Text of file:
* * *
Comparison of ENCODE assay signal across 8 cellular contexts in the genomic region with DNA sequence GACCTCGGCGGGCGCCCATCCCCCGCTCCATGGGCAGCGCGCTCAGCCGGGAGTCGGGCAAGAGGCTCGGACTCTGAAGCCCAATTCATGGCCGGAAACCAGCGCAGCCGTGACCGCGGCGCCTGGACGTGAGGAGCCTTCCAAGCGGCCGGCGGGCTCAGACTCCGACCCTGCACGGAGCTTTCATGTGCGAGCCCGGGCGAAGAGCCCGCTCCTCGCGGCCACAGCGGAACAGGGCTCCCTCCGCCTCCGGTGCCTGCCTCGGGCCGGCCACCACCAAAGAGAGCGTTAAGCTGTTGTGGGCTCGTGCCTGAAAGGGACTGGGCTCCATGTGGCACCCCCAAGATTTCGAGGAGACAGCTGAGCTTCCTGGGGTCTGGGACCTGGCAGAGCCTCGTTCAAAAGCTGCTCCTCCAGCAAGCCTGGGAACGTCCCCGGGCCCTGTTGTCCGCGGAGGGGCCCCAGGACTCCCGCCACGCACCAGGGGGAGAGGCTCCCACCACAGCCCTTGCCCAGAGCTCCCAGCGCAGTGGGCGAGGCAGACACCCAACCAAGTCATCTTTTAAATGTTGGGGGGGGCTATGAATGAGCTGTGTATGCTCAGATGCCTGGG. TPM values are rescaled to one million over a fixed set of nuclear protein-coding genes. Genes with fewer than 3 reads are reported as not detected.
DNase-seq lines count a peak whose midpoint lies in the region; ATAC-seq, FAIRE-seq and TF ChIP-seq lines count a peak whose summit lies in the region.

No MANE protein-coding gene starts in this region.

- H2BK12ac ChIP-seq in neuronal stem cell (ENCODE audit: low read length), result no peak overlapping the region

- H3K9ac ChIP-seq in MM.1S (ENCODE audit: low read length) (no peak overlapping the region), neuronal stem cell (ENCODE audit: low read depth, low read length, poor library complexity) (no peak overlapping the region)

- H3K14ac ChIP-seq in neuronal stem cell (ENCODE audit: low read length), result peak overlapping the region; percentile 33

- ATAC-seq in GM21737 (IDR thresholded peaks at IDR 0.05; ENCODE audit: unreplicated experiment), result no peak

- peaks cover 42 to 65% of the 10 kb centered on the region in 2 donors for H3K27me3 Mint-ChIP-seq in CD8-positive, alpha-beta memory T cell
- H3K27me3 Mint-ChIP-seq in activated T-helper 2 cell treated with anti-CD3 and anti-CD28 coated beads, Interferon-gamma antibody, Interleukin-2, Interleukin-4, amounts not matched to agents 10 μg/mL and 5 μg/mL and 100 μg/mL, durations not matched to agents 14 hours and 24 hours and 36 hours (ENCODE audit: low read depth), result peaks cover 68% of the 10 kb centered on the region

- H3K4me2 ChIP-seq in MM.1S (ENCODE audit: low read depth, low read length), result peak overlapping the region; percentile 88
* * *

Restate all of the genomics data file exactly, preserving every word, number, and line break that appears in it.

Comparison of ENCODE assay signal across 8 cellular contexts in the genomic region with DNA sequence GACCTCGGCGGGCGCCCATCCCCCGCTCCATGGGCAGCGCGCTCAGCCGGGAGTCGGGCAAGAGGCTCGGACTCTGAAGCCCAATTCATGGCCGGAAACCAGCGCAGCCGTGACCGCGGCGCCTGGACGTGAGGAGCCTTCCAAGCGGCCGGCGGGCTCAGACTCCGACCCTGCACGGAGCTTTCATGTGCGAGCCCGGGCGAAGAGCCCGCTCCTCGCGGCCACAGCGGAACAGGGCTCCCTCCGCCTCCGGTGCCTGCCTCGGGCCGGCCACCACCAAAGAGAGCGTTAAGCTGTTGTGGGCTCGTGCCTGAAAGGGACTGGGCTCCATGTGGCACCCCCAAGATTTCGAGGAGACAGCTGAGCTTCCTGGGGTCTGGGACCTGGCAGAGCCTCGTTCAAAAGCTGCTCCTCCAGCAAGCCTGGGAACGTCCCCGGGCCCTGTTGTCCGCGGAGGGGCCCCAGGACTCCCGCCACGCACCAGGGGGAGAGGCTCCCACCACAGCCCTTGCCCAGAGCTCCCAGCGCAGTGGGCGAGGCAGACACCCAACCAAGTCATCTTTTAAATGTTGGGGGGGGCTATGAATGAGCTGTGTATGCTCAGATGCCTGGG. TPM values are rescaled to one million over a fixed set of nuclear protein-coding genes. Genes with fewer than 3 reads are reported as not detected.
DNase-seq lines count a peak whose midpoint lies in the region; ATAC-seq, FAIRE-seq and TF ChIP-seq lines count a peak whose summit lies in the region.

No MANE protein-coding gene starts in this region.

- H2BK12ac ChIP-seq in neuronal stem cell (ENCODE audit: low read length), result no peak overlapping the region

- H3K9ac ChIP-seq in MM.1S (ENCODE audit: low read length) (no peak overlapping the region), neuronal stem cell (ENCODE audit: low read depth, low read length, poor library complexity) (no peak overlapping the region)

- H3K14ac ChIP-seq in neuronal stem cell (ENCODE audit: low read length), result peak overlapping the region; percentile 33

- ATAC-seq in GM21737 (IDR thresholded peaks at IDR 0.05; ENCODE audit: unreplicated experiment), result no peak

- peaks cover 42 to 65% of the 10 kb centered on the region in 2 donors for H3K27me3 Mint-ChIP-seq in CD8-positive, alpha-beta memory T cell
- H3K27me3 Mint-ChIP-seq in activated T-helper 2 cell treated with anti-CD3 and anti-CD28 coated beads, Interferon-gamma antibody, Interleukin-2, Interleukin-4, amounts not matched to agents 10 μg/mL and 5 μg/mL and 100 μg/mL, durations not matched to agents 14 hours and 24 hours and 36 hours (ENCODE audit: low read depth), result peaks cover 68% of the 10 kb centered on the region

- H3K4me2 ChIP-seq in MM.1S (ENCODE audit: low read depth, low read length), result peak overlapping the region; percentile 88